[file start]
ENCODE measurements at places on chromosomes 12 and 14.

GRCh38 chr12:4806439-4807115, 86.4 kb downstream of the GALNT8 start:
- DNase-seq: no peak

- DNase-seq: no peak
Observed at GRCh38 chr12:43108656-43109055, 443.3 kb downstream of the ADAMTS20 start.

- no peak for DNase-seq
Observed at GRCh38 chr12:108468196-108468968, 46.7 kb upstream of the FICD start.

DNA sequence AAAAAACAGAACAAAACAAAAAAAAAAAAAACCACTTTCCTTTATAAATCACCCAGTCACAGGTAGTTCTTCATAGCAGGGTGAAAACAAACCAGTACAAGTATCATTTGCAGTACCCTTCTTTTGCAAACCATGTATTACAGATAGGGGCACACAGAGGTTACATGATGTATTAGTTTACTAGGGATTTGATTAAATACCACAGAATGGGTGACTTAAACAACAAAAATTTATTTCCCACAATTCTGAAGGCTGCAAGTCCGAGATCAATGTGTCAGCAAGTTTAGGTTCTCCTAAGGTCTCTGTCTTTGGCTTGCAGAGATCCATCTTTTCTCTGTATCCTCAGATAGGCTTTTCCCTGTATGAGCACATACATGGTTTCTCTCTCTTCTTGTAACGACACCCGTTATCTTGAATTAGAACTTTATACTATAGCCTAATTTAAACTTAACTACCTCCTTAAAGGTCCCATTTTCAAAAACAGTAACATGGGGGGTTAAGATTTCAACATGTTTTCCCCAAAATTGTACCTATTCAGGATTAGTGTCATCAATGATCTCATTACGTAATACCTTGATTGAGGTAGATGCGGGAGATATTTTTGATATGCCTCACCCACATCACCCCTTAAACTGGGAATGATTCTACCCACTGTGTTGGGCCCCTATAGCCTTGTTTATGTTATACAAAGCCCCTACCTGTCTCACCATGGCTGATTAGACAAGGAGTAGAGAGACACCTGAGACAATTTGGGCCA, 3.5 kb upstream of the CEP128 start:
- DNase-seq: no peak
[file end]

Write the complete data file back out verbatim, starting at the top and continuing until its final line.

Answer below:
ENCODE measurements at places on chromosomes 12 and 14.

GRCh38 chr12:4806439-4807115, 86.4 kb downstream of the GALNT8 start:
- DNase-seq: no peak

- DNase-seq: no peak
Observed at GRCh38 chr12:43108656-43109055, 443.3 kb downstream of the ADAMTS20 start.

- no peak for DNase-seq
Observed at GRCh38 chr12:108468196-108468968, 46.7 kb upstream of the FICD start.

DNA sequence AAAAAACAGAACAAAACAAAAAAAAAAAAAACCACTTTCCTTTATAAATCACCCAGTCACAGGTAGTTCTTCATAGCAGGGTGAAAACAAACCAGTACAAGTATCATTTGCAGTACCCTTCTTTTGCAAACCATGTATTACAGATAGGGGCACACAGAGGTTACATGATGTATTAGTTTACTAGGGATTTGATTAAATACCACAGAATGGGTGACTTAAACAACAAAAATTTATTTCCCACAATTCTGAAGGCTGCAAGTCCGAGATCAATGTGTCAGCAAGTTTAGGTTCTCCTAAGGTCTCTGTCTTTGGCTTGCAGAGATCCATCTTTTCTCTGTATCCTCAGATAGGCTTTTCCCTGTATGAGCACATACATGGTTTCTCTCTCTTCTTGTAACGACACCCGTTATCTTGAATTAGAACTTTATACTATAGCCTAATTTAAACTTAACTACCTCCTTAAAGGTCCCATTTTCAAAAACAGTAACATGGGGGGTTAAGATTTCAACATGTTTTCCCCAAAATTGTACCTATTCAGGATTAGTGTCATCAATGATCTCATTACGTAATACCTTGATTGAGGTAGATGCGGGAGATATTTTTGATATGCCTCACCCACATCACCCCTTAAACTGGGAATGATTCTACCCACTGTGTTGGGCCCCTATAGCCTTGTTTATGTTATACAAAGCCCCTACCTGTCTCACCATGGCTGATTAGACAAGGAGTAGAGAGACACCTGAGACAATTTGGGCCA, 3.5 kb upstream of the CEP128 start:
- DNase-seq: no peak